It's the exhibition of the summer
It works like this: a great museum like the Thyssen puts on a major exhibition (104 works in this one) that will last all summer, and no one will be talking about anything else. There will also be film cycles, concerts and conferences on the subject. Even a comic. And that also means the media are doing their job right. (Remember the year it was all about Antonio López? Either you went or you went.. There was no other option.) But also the museum has had a stroke of luck (yes, luck, though they might not agree): around the same time (from June 27 to October 13), the Reina Sofia is showing an exhibition of the works of Richard Hamilton, one of the greats in the world of pop art. So 'Madrid is Pop' becomes one of the official slogans of the city this season, and you'll find it everywhere, even in your gazpacho. But if peer pressure doesn't motivate you, here's another tidbit that might get you going: the Spanish capital has not hosted a major exhibition devoted to pop art in 25 years. If you don't want to spend another quarter of a century waiting for the next one, all signs point to your getting to the Thyssen to see it now.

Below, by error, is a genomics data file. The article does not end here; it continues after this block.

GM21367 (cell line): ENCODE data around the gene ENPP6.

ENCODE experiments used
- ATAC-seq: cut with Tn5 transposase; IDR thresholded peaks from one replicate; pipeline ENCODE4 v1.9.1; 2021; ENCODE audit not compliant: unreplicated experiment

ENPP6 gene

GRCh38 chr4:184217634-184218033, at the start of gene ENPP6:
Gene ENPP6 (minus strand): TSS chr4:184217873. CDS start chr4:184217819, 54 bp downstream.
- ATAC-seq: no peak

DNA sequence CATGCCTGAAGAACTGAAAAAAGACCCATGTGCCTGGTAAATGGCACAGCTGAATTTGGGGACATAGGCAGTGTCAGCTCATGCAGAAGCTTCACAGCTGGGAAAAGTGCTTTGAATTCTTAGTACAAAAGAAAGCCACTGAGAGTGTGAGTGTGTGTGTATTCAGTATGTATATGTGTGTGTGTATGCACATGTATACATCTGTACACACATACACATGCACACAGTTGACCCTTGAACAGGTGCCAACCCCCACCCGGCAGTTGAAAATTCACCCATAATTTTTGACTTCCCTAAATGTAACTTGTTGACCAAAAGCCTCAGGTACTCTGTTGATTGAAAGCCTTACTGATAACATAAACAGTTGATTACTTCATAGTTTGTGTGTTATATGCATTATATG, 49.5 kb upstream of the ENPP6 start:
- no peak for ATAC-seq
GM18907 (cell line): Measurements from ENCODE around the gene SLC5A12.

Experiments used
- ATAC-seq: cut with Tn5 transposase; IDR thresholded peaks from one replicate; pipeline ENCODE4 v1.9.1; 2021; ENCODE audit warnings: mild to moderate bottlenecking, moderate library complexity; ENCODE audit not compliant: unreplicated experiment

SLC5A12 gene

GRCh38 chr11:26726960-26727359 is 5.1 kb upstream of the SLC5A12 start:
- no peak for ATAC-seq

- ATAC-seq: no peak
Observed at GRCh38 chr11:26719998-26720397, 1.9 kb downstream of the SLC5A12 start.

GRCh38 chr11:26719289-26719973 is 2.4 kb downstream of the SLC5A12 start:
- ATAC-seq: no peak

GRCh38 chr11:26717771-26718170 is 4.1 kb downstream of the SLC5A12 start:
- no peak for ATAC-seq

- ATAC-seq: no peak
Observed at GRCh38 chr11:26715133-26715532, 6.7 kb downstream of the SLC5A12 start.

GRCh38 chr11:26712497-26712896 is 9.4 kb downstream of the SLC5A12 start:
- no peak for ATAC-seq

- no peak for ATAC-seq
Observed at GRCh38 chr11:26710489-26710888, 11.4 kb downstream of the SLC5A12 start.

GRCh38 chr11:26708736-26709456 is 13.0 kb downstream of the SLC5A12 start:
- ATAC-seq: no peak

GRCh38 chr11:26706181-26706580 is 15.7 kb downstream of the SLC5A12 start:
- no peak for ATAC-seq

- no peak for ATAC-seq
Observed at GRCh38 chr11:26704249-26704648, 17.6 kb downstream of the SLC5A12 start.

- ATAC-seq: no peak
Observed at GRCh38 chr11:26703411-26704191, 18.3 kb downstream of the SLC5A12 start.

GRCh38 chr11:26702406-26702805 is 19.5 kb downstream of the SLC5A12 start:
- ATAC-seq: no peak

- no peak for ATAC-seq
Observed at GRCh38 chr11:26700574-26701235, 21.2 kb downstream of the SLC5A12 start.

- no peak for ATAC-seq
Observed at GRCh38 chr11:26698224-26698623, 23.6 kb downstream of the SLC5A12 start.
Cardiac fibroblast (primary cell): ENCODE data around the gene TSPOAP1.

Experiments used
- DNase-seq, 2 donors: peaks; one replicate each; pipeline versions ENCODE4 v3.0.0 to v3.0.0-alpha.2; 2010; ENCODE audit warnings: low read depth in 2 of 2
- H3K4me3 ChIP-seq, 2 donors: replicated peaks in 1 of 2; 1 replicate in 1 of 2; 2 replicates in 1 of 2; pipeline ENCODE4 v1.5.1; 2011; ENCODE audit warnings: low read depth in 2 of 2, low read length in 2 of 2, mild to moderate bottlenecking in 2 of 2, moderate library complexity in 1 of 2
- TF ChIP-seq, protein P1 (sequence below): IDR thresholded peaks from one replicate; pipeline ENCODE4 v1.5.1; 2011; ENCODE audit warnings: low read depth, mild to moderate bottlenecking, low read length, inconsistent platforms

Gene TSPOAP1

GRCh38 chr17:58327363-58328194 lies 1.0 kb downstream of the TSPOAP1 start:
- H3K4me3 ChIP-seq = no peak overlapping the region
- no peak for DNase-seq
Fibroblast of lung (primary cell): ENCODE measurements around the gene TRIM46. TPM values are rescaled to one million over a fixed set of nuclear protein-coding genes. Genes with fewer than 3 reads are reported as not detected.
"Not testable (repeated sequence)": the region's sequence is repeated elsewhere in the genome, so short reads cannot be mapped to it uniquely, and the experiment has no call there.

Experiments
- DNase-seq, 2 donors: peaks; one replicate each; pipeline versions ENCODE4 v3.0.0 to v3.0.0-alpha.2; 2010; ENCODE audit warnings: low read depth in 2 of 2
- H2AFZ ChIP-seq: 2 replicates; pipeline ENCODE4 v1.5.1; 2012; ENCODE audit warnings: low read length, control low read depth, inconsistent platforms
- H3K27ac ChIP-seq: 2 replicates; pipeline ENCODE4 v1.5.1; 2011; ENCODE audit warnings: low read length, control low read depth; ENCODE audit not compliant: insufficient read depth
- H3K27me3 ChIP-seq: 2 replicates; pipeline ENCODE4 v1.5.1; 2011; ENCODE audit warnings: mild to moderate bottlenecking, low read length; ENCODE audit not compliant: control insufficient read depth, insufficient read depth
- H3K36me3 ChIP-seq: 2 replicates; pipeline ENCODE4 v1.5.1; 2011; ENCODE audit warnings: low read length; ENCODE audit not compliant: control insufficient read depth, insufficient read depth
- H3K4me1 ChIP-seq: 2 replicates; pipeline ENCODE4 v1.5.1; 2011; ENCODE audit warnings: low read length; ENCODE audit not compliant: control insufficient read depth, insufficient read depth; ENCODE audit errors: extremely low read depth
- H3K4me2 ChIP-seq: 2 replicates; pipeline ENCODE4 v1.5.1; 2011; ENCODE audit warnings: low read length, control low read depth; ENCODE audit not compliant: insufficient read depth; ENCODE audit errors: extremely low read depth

You'll find out that pop art isn't just Andy Warhol
Someone says 'pop art' and we all immediately picture Andy Warhol's can of Campbell's soup or portrait of Marilyn. It's automatic. That's precisely one of the dangers of this artistic movement, that we tend to oversimplify. But what 'Pop Art Myths' is here to teach us is that there is life beyond the famous and revolutionary American artist and there were many others involved in the great pop art explosion, to the east and across the pond. In fact, the show is presented as a dialogue between European and American pop art, where they speak as equals. Even the Spanish (Eduardo Arroyo, Luis Gordillo, Equipo Crónica, Equipo Realidad ...) are 'in the same league' as the masters (and to the Spanish, who are 'so self-conscious', as Alarcó herself says when presenting the exhibition, makes them pretty happy). Temporary exhibitions are always made up of works on loan, and the Thyssen could have settled for getting their hands on the most important pop art works, but the've instead focused on very early works, from the 1950s and 1960s, and on developing this thematic approach to bring to light even 'missing links' like the collages from the pioneers of the movement, Hamilton and Paolozzi. Olé.
You'll bust your own myths about pop art